It’s been a while since I’ve done a full book review here! I’ve been buried in writing which has left little time for reading. However, there are some books that cross over with work and thankfully I’ve got a few that are worth featuring here as well starting with this one!
For those who feel the ever-present tension between the beauty of salvation and the dark side of human nature, Why I Still Believe is a candid and approachable case for believing in God when you really want to walk away. With fresh and thoughtful insights, this spiritual narrative presents relevant answers to haunting questions like:
- Isn’t there too much pain and suffering to believe?
- Is it okay to have doubt?
- What if Jesus’ story is a copy of another story?
- Is there any evidence for Jesus’ resurrection?
- Does atheism explain the human experience better than Christianity can?
- How can the truth of Christianity matter when the behaviors of Christians are reprehensible?
In Why I Still Believe Mary Jo Sharp shares personal experiences as a new believer with the Church. She shares about the time her clothes were criticized by the pastor’s wife rather than a simple welcome to our church. She also shares about times as a pastor’s wife and the criticism from congregations that came out of preference rather than theology.
Intertwined in these stories Mary Jo shares her faith journey from atheist to an apologist.
I found Mary Jo’s three ways people view doubt and the explanations around each of the views incredibly valuable. She also points out that doubt is a normal part of a maturing faith. That there is a difference between church culture and Biblical theology.
I love this quote: “Trying to put on my church’s cultural expression of faith made me feel like an imposter, like I was wearing someone else’s Jesus-believing clothes. Yet I had no idea how to find a genuinely fitting faith. And so doubt began to creep into my soul.” p. 26
Additionally, Mary Jo continues to remind the reader that we have to be willing to consider our own hypocrisy and flaws as we engage with the Church in order to have a relationship with God. We are all flawed, all capable of more evil than we’re willing to admit. “To think critically on a matter I’ve got to be open to the fact that I might be wrong.” p. 32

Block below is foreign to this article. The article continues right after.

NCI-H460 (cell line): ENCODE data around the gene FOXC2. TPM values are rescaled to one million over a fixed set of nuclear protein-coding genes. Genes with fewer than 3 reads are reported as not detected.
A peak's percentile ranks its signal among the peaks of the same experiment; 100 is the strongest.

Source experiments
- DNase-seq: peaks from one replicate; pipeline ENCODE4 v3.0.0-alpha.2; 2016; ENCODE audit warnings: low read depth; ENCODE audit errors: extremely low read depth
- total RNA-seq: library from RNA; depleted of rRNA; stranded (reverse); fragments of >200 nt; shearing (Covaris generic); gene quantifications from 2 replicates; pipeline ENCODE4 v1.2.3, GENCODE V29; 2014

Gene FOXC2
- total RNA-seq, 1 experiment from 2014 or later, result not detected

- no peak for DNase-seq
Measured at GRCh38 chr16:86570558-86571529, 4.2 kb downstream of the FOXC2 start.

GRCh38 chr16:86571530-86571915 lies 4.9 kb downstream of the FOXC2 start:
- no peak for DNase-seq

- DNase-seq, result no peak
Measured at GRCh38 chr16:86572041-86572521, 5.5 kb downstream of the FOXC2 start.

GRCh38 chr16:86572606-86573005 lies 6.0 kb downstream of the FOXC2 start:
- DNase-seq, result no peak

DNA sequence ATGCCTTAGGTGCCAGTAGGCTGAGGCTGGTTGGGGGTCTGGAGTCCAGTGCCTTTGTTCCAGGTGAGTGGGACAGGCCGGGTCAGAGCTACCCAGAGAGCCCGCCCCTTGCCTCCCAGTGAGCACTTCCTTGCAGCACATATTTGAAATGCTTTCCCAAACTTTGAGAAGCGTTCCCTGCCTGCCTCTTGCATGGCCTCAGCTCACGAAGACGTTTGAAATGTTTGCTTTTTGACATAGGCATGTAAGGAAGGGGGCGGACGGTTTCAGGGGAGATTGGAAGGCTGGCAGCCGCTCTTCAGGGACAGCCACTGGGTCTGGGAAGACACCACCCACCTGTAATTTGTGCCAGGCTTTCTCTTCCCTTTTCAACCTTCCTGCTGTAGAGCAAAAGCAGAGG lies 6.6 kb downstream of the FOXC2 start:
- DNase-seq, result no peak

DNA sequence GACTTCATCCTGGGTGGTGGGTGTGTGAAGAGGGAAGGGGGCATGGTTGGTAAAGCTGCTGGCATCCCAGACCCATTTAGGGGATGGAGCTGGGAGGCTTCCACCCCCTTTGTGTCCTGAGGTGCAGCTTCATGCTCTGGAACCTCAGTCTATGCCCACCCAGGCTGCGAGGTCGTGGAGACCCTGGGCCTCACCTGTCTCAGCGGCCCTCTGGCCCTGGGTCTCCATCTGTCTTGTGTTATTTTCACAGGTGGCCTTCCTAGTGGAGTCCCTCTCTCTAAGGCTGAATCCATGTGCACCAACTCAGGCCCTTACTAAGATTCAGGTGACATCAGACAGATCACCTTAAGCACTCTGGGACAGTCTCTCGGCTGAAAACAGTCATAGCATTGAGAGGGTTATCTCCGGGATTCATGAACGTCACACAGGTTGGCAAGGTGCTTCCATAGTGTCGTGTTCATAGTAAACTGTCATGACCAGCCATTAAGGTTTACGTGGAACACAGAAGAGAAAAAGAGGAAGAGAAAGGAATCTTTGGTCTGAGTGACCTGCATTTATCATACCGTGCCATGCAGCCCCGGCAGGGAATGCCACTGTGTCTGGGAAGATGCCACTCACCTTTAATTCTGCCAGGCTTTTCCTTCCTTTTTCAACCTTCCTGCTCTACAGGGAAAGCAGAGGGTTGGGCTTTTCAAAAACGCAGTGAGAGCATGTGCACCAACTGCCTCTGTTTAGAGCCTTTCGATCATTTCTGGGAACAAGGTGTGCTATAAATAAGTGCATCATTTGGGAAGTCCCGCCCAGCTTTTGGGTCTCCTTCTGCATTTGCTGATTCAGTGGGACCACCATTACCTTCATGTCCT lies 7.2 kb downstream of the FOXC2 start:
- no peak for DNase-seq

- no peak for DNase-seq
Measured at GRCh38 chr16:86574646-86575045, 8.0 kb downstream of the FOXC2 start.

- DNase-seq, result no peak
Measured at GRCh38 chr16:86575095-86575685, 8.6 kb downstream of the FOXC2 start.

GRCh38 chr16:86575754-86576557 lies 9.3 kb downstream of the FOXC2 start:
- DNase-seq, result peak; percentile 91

As Mary Jo takes the reader through her faith journey and the beginning of how she founded her ministry Confident Christianity she also addresses many of the common discussion points atheists bring up to support their viewpoints.
The picture of humanity is the story is that we are indeed fallen from our original relational status with God. The result is that our knowledge, intellect, desires, and will are affected, and as a result we constantly dehumanize ourselves and others. We are not going to be able to pull ourselves up by our bootstraps – or, in the language of today, just “follow our dream, speak our truth, show love not hate” – because individually we continue to be the problem. Yet Christianity also pierces the human propensity to hate ourselves. God made us in his own image, so we are of highest value (Genesis 1:26, 31). p.178-179Mary Jo Sharp Why I Still Believe
I found this book to be full of wisdom from years of hard experiences coupled with humility. Mary Jo’s timely book reminds us all that we are flawed humans created for relationship with a perfect God and other flawed humans.
For many, our experiences in the Church have been that as we’ve questioned church culture we’ve been told directly or indirectly questions revealed a lack of faith. In Why I Still Believe Mary Jo affirms that deepening our relationship with Jesus and our faith in our Creator requires study, exploration, and continued learning. Much of that will include asking questions.